Yesterday’s big beat on the ADP report has raised expectations to some extent about today’s jobs number but there has been very little correlation between the two so far this year, which means that to all intents and purposes as a bellwether for today’s number it’s utterly meaningless. The May ADP report showed that the US economy added 978,000 jobs, well above expectations of 650,000, while weekly jobless claims fell below 400,000 to 385,000, and a post pandemic low, all of which should augur well, and which has seen the US dollar rally, and yields rise in anticipation of a good number today.
It wasn’t all good news however as continuing claims went up to 3.77m from 3.6m, while the employment components of this week’s ISM services and manufacturing surveys slipped back from their April levels. This slowdown in hiring that we saw in April, and which could continue in May, appears to be prompting an element of wage inflation as employers attempt to entice workers back into employment, by raising salaries.
While this may work on some level, until the US economy has completely reopened the jobs market may well struggle to return to normal, with inflation expectations also starting to rise sharply as well, increasing the prospect of chatter about a Fed tapering of bond purchases as we head into Q4. In all honesty there should be little to fear in respect of a Fed tapering of asset purchases as it would be an acknowledgment that things are improving. It certainly doesn’t mean the Fed will start to raise rates any time soon.
Nonetheless today’s May non-farm payrolls report is still likely to see a decent increase in hiring with around 655,000 jobs set to be added, while the unemployment rate is expected to slip back to 5.9%, after unexpectedly rising to 6.1% in April, due to a surprise rise in the participation rate to 61.7%. All things considered yesterday’s US dollar rally suggests an expectation of a strong beat on the headline number, as well as a big upward revision to the April number. Anything less than a big beat on both could well see the US dollar slide back.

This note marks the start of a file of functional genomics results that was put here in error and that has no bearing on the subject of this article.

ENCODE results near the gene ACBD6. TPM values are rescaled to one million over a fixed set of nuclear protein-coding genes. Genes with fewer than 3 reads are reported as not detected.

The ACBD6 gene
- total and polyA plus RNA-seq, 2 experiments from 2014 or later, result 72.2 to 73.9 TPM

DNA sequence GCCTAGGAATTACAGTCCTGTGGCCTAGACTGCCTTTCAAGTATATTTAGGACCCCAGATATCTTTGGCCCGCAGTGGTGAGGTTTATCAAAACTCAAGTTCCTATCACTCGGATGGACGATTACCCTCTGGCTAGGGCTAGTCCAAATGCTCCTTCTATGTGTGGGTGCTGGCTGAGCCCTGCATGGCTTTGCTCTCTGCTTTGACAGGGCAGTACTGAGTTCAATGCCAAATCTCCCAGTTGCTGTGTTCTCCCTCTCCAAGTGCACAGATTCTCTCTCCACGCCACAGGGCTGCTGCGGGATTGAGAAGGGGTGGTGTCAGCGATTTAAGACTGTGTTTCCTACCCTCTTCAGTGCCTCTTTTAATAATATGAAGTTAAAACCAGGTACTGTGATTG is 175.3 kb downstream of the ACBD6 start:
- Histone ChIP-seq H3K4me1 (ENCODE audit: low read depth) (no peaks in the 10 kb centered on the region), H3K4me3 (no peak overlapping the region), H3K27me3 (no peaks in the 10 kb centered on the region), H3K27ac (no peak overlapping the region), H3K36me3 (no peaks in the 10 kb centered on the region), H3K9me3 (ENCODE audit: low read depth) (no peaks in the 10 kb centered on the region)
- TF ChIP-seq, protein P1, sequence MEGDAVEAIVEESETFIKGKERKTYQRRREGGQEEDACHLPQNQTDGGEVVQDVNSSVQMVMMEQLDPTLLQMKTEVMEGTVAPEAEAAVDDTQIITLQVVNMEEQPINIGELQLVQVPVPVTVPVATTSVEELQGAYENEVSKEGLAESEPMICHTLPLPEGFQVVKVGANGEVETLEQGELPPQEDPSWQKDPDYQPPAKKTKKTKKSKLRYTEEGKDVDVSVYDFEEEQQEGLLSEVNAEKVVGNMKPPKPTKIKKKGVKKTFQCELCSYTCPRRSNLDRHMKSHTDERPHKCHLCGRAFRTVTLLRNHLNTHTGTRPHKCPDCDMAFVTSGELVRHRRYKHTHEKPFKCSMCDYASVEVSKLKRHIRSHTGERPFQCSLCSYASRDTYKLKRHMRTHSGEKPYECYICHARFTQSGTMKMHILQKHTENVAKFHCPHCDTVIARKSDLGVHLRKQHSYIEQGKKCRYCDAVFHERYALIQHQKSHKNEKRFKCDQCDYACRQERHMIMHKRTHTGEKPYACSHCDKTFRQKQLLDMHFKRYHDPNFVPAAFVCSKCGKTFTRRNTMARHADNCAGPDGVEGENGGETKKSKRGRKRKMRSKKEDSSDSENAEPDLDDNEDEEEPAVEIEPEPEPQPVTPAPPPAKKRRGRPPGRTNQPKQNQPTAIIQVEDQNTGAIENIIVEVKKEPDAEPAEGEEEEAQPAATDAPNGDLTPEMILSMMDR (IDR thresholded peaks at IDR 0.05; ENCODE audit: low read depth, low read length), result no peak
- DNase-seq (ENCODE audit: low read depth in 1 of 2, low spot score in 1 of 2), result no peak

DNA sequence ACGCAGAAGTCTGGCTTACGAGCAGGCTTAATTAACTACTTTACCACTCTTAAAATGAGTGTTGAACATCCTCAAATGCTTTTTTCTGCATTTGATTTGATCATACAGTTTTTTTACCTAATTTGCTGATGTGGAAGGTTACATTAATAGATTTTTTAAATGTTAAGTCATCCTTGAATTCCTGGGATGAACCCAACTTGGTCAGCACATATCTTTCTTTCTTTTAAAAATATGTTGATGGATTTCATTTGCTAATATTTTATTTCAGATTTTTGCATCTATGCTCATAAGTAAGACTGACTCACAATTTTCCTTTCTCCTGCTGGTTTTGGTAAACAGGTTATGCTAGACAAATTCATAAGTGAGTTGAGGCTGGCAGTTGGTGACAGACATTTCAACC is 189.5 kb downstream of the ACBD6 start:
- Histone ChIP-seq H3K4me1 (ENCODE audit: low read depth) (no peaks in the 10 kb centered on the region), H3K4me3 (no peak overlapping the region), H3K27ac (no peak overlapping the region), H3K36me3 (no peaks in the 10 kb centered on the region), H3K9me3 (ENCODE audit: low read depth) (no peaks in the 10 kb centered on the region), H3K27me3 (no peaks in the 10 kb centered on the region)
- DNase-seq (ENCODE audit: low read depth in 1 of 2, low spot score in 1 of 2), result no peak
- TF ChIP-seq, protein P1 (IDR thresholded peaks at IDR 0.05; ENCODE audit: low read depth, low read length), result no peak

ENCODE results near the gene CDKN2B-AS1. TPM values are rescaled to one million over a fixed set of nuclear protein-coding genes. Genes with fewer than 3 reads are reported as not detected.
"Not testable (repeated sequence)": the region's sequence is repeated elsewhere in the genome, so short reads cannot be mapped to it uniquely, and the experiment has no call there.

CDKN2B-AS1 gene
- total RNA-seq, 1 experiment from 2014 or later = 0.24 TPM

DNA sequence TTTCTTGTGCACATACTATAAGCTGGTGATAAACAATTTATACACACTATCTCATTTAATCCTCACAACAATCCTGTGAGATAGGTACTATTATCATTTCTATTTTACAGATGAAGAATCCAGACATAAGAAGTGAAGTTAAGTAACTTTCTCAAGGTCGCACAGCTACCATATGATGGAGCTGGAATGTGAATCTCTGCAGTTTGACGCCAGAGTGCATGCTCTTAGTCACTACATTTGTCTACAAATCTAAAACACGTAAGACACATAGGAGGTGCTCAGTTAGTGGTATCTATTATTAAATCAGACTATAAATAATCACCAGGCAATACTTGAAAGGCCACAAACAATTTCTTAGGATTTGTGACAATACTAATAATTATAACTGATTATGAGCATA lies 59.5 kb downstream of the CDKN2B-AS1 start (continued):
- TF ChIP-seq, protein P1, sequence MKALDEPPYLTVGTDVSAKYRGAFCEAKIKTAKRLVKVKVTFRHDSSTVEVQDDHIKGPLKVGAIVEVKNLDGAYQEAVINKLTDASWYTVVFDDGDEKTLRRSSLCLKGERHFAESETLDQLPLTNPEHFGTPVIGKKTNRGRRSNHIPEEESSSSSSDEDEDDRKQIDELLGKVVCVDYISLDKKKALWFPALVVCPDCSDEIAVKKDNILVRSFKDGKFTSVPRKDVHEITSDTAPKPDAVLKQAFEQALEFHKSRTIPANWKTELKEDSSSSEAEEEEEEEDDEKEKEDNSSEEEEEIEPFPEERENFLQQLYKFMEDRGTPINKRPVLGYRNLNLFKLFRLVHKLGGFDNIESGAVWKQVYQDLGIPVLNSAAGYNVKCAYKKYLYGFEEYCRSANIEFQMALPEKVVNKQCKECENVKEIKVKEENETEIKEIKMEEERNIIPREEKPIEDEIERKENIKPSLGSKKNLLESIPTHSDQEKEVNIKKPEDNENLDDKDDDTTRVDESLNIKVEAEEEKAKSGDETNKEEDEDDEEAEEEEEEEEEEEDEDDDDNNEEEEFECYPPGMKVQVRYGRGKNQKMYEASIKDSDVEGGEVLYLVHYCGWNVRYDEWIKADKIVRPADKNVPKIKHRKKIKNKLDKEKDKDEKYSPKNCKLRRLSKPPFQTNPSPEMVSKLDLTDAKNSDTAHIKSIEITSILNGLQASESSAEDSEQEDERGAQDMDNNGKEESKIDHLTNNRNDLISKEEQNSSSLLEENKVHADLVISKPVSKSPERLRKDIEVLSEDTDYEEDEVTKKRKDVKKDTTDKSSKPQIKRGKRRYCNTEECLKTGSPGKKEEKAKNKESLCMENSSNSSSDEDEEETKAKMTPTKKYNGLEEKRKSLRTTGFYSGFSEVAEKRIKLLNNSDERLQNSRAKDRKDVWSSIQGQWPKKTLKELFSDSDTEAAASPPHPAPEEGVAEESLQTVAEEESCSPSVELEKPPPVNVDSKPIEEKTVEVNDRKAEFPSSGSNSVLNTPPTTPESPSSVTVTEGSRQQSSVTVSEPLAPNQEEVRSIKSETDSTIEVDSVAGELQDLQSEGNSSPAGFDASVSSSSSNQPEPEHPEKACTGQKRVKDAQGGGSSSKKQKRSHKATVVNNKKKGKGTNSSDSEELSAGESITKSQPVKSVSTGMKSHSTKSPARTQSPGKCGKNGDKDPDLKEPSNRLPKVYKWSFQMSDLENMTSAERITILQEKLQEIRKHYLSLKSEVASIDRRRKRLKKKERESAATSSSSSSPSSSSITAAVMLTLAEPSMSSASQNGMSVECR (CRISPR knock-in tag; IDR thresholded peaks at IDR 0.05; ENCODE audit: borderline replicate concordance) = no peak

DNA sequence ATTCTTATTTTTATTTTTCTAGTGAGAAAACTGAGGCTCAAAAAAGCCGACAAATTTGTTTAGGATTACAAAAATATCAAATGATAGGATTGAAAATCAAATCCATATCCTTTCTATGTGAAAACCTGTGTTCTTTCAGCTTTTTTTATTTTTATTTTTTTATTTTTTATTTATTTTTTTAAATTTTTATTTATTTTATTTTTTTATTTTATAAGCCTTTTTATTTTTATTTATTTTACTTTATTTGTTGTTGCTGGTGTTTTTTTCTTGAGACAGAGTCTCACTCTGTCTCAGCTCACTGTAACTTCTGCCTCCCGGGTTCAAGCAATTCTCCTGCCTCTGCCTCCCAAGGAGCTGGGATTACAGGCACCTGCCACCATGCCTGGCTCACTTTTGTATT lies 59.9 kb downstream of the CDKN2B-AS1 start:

EUR/USD – despite a marginal new high at 1.2266, the euro has once again slid back, however the decline has been limited to the 1.2120 area. A move below 1.2120 opens up the 1.2050 area. The highs this year at 1.2345 remain a key level and barrier.
GBP/USD – the 1.4240 area has continued to cap the pound, however with solid support also at, or just above 1.4000 the bias remains towards the 2018 peaks at 1.4375. A failure to overcome 1.4240 keeps the bias towards 1.4000.
EUR/GBP – despite a marginal overspill to 0.8670 the euro has slipped back with the bias remaining to the downside and a slide back towards the 0.8560 area on a break below 0.8600. Above 0.8640 opens up the prospect of a move towards the April highs at 0.8730.
USD/JPY – still in the overall uptrend from the January lows at 108.60, moving up through resistance at the 110.20 area, with the potential for a move towards 111.00 Bias remains to the upside while above the 108.60 area.